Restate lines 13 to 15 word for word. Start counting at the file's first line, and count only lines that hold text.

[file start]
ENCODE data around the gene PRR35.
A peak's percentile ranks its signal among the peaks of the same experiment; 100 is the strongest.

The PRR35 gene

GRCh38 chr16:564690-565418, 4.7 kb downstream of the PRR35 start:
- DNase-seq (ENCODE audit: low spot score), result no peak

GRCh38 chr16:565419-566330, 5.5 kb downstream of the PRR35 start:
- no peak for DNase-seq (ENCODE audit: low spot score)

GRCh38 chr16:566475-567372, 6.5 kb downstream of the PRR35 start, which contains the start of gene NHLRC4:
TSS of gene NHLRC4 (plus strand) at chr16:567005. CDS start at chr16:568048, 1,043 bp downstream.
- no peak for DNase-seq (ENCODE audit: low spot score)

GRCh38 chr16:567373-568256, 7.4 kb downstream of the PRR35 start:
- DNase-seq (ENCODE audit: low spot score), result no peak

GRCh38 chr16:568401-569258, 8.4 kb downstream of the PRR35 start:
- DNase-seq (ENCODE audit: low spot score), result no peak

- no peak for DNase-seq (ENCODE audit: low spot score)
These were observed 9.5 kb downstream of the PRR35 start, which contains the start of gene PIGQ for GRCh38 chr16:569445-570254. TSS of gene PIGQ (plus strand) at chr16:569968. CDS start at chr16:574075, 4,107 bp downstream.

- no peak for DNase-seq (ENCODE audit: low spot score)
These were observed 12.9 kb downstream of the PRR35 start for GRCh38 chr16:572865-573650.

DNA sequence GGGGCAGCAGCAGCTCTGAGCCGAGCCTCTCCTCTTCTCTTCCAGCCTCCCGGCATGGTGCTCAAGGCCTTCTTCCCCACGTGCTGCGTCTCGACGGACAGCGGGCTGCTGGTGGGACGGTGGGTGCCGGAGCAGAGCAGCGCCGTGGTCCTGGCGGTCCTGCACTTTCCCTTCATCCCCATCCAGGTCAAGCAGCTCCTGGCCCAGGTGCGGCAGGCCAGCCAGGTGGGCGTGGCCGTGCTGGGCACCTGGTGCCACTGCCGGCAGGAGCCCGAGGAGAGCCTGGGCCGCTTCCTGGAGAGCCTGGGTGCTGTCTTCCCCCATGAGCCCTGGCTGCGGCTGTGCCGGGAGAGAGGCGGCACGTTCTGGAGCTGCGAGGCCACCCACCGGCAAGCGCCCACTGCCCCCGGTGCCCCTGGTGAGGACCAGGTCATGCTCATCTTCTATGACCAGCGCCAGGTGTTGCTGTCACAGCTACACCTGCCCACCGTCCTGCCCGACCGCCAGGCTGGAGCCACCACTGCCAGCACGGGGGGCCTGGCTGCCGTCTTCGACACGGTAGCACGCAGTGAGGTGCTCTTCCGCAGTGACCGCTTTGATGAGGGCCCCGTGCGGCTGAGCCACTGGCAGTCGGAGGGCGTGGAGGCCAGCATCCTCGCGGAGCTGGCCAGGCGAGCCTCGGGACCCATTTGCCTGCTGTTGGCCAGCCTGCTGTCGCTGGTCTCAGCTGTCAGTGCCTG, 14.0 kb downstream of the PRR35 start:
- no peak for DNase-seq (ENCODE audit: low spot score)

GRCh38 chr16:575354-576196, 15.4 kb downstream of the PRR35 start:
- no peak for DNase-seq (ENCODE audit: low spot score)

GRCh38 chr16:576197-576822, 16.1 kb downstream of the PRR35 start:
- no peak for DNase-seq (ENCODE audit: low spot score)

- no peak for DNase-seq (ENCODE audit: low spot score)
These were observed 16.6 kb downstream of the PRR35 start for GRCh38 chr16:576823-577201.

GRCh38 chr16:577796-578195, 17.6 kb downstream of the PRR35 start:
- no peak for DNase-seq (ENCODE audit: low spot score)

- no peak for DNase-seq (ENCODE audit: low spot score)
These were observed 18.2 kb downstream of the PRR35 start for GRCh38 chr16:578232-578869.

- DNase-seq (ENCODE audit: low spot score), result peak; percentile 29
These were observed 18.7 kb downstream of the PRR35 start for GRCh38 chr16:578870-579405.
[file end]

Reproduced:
GRCh38 chr16:568401-569258, 8.4 kb downstream of the PRR35 start:
- DNase-seq (ENCODE audit: low spot score), result no peak

- no peak for DNase-seq (ENCODE audit: low spot score)